Hindsight is 2020, and school year 2020 provided us the most. We are pleased to share that our success is due to the fact that our citizens kept their faith in our leaders, our families, our students and our staff to overcome this adversity.
As we open the 2021-2022 school year, we are able to take the lessons learned from teaching and learning in a pandemic and create more robust and personalized digital learning environments for our students, even as we are able to welcome all students back to a full-time, 5-day learning schedule. We are implementing digital learning platforms into all classrooms and incorporating a blended learning pedagogy into all curriculum levels to ensure we are preparing our students to be productive digital citizens in both higher education and in the workforce.
What would you like to share about your business or organization with our members?
Since 2003, Pittsylvania County Schools has been fully accredited by the Virginia Department of Education 8 times. This represents 10 elementary schools, four middle schools and four high schools. PCS has also been recognized as having Blue Ribbon Schools at Mount Airy Elementary, Twin Springs Elementary and most recently at Union Hall Elementary.
Why did you become involved in the SPTC?
Education plays a critical role in more than just the lives of our students. Great schools provide a rich environment for economic growth. Pittsylvania County embraces the SPTC mission of being an advocate and voice in stressing the importance of the need for the region to invest in technology.
How does being a member of the SPTC help you?
Being a member of the SPTC allows our school division to have a first-hand view of what technological skills the industry, and specifically our area, are looking for so that we can ensure that we are building the workers for tomorrow and creating a workforce pipeline that will continue to help our area grow in the field of technology.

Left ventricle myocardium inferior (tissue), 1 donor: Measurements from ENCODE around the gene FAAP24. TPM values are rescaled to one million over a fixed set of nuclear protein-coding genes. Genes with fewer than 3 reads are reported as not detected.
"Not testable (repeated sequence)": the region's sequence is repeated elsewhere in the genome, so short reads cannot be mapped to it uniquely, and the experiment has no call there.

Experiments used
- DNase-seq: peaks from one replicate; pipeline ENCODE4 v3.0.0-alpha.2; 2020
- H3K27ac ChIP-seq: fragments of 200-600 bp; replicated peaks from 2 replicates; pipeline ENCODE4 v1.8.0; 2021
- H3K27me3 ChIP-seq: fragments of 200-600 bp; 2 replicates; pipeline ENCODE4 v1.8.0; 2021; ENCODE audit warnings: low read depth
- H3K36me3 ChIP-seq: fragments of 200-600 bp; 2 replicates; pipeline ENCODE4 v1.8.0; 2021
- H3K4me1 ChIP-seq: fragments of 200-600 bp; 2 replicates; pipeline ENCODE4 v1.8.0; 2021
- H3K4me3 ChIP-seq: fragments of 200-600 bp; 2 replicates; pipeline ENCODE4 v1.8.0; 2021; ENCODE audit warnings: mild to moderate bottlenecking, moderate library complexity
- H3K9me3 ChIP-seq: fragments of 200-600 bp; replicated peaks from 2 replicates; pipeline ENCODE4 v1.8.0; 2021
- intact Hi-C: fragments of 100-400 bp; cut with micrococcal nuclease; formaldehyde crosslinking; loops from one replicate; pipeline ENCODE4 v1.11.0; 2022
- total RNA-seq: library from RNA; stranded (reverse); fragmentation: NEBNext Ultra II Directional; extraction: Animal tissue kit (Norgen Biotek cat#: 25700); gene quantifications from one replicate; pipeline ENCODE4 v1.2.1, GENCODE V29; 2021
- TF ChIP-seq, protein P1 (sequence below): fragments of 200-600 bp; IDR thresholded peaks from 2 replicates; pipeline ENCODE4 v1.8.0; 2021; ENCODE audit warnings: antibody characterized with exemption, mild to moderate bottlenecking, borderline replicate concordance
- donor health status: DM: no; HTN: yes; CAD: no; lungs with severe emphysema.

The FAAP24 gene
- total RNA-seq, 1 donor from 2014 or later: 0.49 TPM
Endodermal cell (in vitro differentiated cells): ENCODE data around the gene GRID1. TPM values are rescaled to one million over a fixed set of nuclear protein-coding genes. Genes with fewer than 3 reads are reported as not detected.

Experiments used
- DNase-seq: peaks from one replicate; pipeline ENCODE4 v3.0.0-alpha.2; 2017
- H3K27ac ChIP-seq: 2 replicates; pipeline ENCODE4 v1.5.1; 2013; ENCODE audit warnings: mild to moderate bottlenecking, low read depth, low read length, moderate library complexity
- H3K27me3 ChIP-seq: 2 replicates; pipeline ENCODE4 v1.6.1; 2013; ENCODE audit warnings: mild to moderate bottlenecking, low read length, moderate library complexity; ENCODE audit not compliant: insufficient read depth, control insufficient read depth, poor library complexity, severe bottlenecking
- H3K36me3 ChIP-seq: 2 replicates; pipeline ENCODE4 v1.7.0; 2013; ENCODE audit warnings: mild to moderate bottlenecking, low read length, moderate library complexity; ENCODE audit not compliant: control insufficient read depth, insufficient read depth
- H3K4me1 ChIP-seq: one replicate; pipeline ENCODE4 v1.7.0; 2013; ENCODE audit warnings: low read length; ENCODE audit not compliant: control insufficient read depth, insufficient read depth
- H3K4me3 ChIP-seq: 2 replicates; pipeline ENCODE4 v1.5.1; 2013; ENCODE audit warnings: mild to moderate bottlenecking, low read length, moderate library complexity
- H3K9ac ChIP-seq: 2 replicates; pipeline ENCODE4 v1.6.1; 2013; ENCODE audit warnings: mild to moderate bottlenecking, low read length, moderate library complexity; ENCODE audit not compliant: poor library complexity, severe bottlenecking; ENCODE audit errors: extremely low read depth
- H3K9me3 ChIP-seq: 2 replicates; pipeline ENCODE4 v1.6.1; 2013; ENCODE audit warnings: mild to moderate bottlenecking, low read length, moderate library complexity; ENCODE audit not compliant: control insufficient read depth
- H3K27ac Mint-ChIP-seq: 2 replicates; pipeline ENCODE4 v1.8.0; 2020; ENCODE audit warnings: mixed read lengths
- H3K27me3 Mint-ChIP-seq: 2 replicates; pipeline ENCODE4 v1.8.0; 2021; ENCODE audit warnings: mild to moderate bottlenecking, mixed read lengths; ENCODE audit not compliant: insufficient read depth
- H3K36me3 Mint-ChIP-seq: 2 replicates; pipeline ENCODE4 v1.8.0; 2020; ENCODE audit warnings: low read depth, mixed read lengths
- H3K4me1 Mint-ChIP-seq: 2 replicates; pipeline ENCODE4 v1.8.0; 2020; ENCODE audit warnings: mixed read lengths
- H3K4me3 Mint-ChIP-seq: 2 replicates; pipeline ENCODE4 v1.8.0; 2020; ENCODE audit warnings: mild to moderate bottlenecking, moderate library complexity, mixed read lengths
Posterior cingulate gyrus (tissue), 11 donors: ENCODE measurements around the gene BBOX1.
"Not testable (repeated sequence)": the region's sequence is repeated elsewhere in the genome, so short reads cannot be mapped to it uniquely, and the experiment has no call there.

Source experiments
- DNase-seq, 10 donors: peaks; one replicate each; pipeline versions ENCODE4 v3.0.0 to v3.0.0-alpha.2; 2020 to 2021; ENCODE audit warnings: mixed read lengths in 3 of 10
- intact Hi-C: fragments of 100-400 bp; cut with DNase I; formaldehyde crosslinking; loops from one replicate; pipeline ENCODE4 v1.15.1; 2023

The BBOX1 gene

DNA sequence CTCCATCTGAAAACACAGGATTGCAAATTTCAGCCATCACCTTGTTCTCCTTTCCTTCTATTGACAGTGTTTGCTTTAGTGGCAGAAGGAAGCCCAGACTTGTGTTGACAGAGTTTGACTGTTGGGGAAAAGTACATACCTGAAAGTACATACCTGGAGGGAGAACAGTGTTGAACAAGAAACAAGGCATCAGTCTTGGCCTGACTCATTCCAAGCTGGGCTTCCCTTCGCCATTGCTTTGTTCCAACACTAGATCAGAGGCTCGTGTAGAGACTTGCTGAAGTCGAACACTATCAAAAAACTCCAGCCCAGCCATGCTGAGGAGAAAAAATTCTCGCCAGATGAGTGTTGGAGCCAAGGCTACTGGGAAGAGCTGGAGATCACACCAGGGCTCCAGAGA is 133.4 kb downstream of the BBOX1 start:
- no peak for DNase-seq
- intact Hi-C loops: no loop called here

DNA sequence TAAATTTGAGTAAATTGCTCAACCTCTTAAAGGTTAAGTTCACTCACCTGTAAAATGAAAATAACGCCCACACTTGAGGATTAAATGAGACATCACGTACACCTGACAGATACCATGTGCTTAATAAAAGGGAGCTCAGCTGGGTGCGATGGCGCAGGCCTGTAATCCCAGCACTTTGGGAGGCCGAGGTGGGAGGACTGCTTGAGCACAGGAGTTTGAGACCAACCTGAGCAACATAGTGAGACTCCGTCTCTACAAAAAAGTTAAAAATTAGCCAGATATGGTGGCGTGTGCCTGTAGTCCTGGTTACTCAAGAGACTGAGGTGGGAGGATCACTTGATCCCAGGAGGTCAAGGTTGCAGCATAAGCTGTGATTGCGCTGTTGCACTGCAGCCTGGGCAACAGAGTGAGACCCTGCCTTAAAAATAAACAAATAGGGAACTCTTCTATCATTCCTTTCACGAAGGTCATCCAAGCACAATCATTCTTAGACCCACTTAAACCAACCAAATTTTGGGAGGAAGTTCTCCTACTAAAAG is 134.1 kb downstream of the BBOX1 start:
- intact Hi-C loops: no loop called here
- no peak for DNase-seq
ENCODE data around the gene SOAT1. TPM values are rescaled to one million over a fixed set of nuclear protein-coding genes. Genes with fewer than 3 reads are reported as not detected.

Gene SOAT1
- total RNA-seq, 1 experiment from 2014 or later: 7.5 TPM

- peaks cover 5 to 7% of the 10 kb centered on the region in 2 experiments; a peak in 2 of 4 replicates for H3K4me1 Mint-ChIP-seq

PCS is honored that the SPTC has awarded the division with the following awards:
- 2000: Leadership in Education Award
- 2002: Leadership in Telecommunications Infrastructure Award
- 2006: Leadership in Government
What challenges are you facing that the SPTC may be able to assist with?
We continue to face the challenge of lack of broadband access across the county for our students to access instruction from home. As we continue to incorporate technology and blended learning into our classroom curriculum, having broadband access and availability across our county is of paramount importance.
Name one thing tech-related that you have learned in the last month?
Over the last month and the last year, Pittsylvania County Schools has learned how quickly we are able to come together virtually to not only provide virtual instruction, but also to collaborate with staff to ensure student and division-level success. With a school division that is the largest land size county in the Commonwealth of Virginia, much time in the past was lost in traveling site to site for collaborative meetings. We have quickly learned that through virtual meeting platforms, we are able to meet and provide training in an efficient and effective way.
The SPTC Board of Directors are excited to share the good news that’s happening with all of our members. For more information on Pittsylvania County Schools, visit www.pcs.k12.va.us.